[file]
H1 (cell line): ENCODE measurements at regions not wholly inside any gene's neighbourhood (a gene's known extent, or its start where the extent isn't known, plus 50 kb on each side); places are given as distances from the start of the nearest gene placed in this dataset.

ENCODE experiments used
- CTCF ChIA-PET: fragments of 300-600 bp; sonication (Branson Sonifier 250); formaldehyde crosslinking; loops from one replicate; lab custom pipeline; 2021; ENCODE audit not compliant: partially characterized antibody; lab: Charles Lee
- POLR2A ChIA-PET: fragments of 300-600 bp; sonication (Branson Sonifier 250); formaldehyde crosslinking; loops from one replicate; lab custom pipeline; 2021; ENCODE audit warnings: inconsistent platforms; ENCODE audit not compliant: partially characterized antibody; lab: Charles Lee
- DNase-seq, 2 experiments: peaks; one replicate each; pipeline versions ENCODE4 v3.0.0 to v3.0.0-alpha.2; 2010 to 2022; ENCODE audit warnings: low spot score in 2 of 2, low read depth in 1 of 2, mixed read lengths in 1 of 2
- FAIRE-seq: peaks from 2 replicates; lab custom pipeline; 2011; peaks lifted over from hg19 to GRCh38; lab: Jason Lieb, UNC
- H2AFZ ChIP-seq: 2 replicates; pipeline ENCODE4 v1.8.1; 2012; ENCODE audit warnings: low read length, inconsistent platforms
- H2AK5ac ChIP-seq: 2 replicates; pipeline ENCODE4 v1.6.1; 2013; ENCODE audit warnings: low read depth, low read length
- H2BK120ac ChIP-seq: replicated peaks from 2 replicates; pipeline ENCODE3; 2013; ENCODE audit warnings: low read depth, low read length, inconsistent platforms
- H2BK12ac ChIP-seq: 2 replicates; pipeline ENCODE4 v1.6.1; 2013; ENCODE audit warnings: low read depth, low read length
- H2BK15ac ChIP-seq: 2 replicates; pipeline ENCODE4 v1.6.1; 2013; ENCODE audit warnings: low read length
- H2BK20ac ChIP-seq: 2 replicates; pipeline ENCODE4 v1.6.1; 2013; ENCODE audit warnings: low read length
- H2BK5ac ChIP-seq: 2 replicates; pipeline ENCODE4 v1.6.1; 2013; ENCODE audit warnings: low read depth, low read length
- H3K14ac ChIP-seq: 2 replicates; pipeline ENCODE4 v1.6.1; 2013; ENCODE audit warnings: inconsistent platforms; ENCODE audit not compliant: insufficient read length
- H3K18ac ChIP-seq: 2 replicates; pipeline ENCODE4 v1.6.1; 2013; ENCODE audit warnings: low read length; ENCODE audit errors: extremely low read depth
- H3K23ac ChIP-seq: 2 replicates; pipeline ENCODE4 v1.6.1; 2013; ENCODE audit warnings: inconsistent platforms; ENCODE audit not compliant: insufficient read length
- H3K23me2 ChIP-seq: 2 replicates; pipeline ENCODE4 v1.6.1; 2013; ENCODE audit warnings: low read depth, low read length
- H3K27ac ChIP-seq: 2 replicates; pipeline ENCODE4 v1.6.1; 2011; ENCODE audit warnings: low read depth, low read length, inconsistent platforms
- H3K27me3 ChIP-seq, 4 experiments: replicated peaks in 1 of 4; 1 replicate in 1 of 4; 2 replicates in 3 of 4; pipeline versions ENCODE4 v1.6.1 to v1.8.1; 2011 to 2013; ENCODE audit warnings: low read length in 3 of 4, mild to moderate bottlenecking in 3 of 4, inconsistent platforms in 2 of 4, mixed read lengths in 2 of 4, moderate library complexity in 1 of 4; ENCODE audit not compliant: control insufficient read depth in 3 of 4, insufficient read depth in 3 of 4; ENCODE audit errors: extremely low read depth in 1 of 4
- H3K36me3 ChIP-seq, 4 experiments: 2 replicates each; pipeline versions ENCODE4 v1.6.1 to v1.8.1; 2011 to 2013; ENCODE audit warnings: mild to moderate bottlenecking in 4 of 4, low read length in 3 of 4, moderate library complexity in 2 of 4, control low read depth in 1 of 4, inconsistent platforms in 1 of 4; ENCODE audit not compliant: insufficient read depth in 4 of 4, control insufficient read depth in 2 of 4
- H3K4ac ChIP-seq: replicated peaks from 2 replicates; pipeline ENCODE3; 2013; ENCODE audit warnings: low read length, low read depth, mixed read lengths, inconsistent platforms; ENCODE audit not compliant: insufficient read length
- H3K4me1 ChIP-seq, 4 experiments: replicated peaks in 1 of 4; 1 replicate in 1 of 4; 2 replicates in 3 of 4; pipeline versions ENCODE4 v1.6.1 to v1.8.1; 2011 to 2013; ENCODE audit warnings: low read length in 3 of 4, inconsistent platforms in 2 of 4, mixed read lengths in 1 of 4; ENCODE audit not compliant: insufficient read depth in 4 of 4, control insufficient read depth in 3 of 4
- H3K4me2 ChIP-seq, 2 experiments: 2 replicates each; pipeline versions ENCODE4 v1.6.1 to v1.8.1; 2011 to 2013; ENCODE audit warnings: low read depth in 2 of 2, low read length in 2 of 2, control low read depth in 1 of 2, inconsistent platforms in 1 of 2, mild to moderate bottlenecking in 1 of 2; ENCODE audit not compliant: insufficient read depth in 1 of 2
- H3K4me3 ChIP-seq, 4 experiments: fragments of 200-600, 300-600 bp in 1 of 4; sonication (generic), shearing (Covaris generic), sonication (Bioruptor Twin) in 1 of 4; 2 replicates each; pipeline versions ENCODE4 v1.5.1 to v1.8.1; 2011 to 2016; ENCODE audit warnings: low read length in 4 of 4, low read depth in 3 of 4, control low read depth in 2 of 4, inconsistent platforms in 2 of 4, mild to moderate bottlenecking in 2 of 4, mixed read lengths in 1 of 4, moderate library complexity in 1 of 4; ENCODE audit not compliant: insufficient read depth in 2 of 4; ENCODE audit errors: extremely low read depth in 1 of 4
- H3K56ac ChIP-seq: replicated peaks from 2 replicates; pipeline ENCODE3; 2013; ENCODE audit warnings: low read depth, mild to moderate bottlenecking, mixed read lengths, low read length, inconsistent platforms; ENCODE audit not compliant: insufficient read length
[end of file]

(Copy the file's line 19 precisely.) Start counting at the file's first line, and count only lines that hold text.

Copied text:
- H3K27me3 ChIP-seq, 4 experiments: replicated peaks in 1 of 4; 1 replicate in 1 of 4; 2 replicates in 3 of 4; pipeline versions ENCODE4 v1.6.1 to v1.8.1; 2011 to 2013; ENCODE audit warnings: low read length in 3 of 4, mild to moderate bottlenecking in 3 of 4, inconsistent platforms in 2 of 4, mixed read lengths in 2 of 4, moderate library complexity in 1 of 4; ENCODE audit not compliant: control insufficient read depth in 3 of 4, insufficient read depth in 3 of 4; ENCODE audit errors: extremely low read depth in 1 of 4